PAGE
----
Source: purchased from Amazon
Formats available: hardcover, ebook, audiobook
Genres: literary fiction, women's fiction
Published by Flatiron Books on October 8, 2019
Purchasing Info: Author's Website, Publisher's Website, Amazon, Barnes & Noble, Kobo, Book Depository
In the vein of Amelie and The Little Paris Bookshop, a modern fairytale about a French woman whose life is turned upside down when she meets a reclusive bookseller and his young daughter.
Juliette leads a perfectly ordinary life in Paris, working a slow office job, dating a string of not-quite-right men, and fighting off melancholy. The only bright spots in her day are her metro rides across the city and the stories she dreams up about the strangers reading books across from her: the old lady, the math student, the amateur ornithologist, the woman in love, the girl who always tears up at page 247.
One morning, avoiding the office for as long as she can, Juliette finds herself on a new block, in front of a rusty gate wedged open with a book. Unable to resist, Juliette walks through, into the bizarre and enchanting lives of Soliman and his young daughter, Zaide. Before she realizes entirely what is happening, Juliette agrees to become a passeur, Soliman's name for the booksellers he hires to take stacks of used books out of his store and into the world, using their imagination and intuition to match books with readers. Suddenly, Juliette's daydreaming becomes her reality, and when Soliman asks her to move in to their store to take care of Zaide while he goes away, she has to decide if she is ready to throw herself headfirst into this new life.
Big-hearted, funny, and gloriously zany, The Girl Who Reads on the Metro is a delayed coming-of-age story about a young woman who dares to change her life, and a celebration of the power of books to unite us all.
There’s a power in stories, and not just the ones that last. There’s magic in books, and not just the ones that stand the test of time. The Girl Who Reads on the Métro is a charming tale of a young woman who takes that power and uses that magic to finally begin a story of her very own – a story not limited to between the pages of a book.
This is a story that invokes feels rather than thoughts – until it settles into your psyche and generates lots of thoughts. All the thoughts.
The plot is rather simple. Juliette lives a small life in the “real” but a large life within the pages of books. And she’s too shy, or scared, or too deeply programmed to even think about trading the one for the another.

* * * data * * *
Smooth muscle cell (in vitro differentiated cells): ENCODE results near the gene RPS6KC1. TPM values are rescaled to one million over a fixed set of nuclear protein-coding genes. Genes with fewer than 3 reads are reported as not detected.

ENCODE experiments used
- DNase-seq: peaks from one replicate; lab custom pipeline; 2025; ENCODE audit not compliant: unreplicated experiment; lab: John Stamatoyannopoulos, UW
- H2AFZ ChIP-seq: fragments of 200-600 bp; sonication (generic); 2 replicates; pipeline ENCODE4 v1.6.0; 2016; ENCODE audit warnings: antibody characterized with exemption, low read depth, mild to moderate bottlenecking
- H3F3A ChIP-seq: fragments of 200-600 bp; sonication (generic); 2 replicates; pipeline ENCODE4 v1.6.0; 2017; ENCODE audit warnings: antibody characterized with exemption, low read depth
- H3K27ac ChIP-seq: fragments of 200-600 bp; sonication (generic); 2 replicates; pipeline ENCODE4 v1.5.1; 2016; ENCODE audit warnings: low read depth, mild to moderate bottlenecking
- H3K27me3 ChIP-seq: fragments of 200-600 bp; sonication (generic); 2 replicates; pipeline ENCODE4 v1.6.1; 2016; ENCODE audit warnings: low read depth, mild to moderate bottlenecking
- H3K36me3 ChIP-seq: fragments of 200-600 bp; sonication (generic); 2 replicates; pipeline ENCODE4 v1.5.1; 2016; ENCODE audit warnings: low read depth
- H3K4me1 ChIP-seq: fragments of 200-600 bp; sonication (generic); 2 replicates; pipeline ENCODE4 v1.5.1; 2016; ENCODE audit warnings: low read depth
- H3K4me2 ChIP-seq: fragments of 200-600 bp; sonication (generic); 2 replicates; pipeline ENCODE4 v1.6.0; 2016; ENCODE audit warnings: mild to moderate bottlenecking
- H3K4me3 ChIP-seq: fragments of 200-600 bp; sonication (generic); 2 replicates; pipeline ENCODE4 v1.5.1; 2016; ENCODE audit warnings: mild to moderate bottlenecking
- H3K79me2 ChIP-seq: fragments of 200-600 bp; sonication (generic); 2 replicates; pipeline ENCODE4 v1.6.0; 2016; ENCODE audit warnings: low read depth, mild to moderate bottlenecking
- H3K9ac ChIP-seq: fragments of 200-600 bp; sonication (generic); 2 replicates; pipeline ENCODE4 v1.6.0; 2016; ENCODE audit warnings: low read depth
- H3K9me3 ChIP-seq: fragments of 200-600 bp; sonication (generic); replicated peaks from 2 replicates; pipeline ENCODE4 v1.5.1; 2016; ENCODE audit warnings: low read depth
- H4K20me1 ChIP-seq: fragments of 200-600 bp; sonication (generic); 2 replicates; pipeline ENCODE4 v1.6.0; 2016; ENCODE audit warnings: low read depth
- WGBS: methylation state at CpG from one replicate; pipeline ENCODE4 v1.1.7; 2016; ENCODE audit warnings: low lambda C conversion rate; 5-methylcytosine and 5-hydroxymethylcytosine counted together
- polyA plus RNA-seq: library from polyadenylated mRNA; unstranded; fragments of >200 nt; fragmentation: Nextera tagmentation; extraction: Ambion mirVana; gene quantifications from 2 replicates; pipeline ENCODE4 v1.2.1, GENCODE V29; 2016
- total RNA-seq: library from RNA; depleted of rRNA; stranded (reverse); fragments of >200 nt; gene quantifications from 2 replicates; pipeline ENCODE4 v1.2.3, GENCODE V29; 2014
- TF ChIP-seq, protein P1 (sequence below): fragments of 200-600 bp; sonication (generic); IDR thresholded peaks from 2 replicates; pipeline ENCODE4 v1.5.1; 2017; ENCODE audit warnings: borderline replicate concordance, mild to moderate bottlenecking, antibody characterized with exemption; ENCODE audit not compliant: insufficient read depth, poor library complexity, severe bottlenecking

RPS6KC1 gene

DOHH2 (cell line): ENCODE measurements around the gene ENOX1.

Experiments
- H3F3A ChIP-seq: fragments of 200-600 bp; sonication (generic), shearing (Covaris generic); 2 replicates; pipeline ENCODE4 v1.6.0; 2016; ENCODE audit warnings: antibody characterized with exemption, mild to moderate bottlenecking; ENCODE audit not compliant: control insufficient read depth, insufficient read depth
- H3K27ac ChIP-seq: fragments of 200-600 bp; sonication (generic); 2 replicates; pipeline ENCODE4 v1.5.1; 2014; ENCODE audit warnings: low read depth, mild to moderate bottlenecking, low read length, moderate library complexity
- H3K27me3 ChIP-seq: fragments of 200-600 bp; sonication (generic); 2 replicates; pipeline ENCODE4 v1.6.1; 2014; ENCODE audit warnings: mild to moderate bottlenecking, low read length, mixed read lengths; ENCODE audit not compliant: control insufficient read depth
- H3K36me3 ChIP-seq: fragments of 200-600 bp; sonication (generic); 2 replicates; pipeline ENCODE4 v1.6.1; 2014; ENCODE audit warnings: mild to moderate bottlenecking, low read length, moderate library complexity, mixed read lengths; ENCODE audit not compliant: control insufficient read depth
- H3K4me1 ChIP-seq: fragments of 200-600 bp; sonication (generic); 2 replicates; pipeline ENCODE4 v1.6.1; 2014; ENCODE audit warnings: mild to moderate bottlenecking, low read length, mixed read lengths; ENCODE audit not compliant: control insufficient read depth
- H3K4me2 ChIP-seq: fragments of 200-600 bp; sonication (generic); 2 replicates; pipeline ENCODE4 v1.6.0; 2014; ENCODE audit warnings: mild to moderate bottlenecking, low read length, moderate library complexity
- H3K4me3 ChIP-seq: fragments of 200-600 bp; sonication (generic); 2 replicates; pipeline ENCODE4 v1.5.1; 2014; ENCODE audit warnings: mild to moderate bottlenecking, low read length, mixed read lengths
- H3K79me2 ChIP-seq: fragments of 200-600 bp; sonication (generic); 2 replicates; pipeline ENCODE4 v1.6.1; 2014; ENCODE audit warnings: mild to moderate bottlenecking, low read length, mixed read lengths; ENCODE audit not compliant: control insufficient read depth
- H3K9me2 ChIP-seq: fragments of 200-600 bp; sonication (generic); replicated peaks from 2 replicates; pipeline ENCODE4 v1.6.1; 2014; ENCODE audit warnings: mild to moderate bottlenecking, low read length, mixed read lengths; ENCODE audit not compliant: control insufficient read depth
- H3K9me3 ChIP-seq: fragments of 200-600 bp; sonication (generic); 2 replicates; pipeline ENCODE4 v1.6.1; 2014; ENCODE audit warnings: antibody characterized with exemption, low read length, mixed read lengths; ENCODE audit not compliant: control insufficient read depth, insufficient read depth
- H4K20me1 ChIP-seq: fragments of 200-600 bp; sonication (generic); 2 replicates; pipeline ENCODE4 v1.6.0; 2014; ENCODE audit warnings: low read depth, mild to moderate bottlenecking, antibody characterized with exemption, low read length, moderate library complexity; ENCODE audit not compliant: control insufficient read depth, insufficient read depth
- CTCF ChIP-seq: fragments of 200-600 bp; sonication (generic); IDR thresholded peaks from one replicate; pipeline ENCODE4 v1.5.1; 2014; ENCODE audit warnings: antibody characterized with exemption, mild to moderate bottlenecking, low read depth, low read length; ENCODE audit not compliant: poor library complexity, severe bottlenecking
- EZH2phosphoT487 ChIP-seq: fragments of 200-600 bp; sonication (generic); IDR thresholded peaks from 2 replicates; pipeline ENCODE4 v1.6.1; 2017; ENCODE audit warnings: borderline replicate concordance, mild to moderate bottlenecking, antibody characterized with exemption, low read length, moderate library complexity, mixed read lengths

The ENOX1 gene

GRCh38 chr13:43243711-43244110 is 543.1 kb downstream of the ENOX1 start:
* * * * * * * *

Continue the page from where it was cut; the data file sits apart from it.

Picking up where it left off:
She just knows she’s not truly happy. But she’s not really unhappy, either. She’s just going through the motions.
Until one morning when she meanders her way to work instead of taking the straight and narrow path and finds herself in an extremely eclectic bookstore – and at the edge of a brand new life.
Juliette has always made up stories about the people she sees reading on the Métro. Soliman and his Book Depot give her a mission – to take books from the Depot and find exactly the right person to give them to.
It’s a calling – one that takes Juliette out of her comfort zone and into the Book Depot full-time when Soliman needs someone to take care of his daughter while he goes on a mysterious journey.
But just as Juliette and the other book passers of the Book Depot find the person who needs to read each book, Soliman has found the right person to take over the Depot in Juliette. Right for her and right for the Depot.
She takes it on a new adventure – and it most definitely takes her.
Escape Rating A-: This is one of those little books that sticks with you after its done – sort of like the way that the books that Juliette gives away stick with the people she gives them to.
In spite of being set in Paris, this isn’t really a book about Paris. The focus is very tight on Juliette’s small life, her daily ride on the Métro, and her journey of discovery in, by and for the Book Depot. There really isn’t a lot about the feel of the city, so It could be any city big enough to have a well functioning commuter system. The Chicago ‘L’ would serve as well as the Paris Métro, and there are plenty of unlikely and untidy corners of that great city to house a magical bookshop like the Book Depot. And it doesn’t matter, because this isn’t about the location of the Book Depot. It’s about the magic of the Book Depot.
It’s possible to interpret this story as a paean to the physical book. Certainly the physicality of books is part of what Juliette – and many other people – love about them. The way that they absorb the atmosphere and even the aroma of the places and people who keep them – and the way that they hold their own history within the leaves of their pages and tucked inside their bent spines.
At the same time, this feels like it’s more about the power of story to change a life. The lives of the people that the passers pass those books to, and especially the power to change Juliette’s own. The right story at the right time can move mountains – or at least shift the hardest heart. And that doesn’t have to be the printed book – it’s the story that matters.
But books as artifacts are sure a lot easier to pass around. There’s always a magic in connecting the right person with the right story at the right time. After all, that’s one of the reasons that librarians do what they do.
The Girl Who Reads on the Métro is a charming story of a young woman gathering her courage to begin writing her own story – while sharing the books she loves with as many others as possible. Including the reader – as Juliette’s own list of books to pass to that reader is an extensive tease of possibilities – just like her story.